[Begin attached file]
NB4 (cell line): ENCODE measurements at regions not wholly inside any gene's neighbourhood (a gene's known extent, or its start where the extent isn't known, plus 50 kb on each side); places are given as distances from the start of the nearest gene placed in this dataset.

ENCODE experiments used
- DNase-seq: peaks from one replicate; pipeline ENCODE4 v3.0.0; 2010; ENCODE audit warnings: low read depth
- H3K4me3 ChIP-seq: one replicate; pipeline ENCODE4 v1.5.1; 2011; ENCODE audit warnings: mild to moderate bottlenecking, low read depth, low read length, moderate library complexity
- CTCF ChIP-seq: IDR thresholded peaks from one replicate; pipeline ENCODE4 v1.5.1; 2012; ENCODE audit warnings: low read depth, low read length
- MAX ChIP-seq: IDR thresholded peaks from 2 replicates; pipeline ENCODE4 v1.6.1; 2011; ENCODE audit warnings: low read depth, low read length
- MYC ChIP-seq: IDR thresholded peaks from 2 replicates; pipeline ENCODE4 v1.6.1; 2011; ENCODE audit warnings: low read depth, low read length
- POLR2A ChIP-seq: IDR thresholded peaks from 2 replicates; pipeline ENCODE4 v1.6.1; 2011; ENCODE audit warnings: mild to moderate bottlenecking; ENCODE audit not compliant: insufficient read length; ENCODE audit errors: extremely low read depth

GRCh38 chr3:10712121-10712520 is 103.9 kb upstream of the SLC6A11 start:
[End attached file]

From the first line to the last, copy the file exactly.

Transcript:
NB4 (cell line): ENCODE measurements at regions not wholly inside any gene's neighbourhood (a gene's known extent, or its start where the extent isn't known, plus 50 kb on each side); places are given as distances from the start of the nearest gene placed in this dataset.

ENCODE experiments used
- DNase-seq: peaks from one replicate; pipeline ENCODE4 v3.0.0; 2010; ENCODE audit warnings: low read depth
- H3K4me3 ChIP-seq: one replicate; pipeline ENCODE4 v1.5.1; 2011; ENCODE audit warnings: mild to moderate bottlenecking, low read depth, low read length, moderate library complexity
- CTCF ChIP-seq: IDR thresholded peaks from one replicate; pipeline ENCODE4 v1.5.1; 2012; ENCODE audit warnings: low read depth, low read length
- MAX ChIP-seq: IDR thresholded peaks from 2 replicates; pipeline ENCODE4 v1.6.1; 2011; ENCODE audit warnings: low read depth, low read length
- MYC ChIP-seq: IDR thresholded peaks from 2 replicates; pipeline ENCODE4 v1.6.1; 2011; ENCODE audit warnings: low read depth, low read length
- POLR2A ChIP-seq: IDR thresholded peaks from 2 replicates; pipeline ENCODE4 v1.6.1; 2011; ENCODE audit warnings: mild to moderate bottlenecking; ENCODE audit not compliant: insufficient read length; ENCODE audit errors: extremely low read depth

GRCh38 chr3:10712121-10712520 is 103.9 kb upstream of the SLC6A11 start: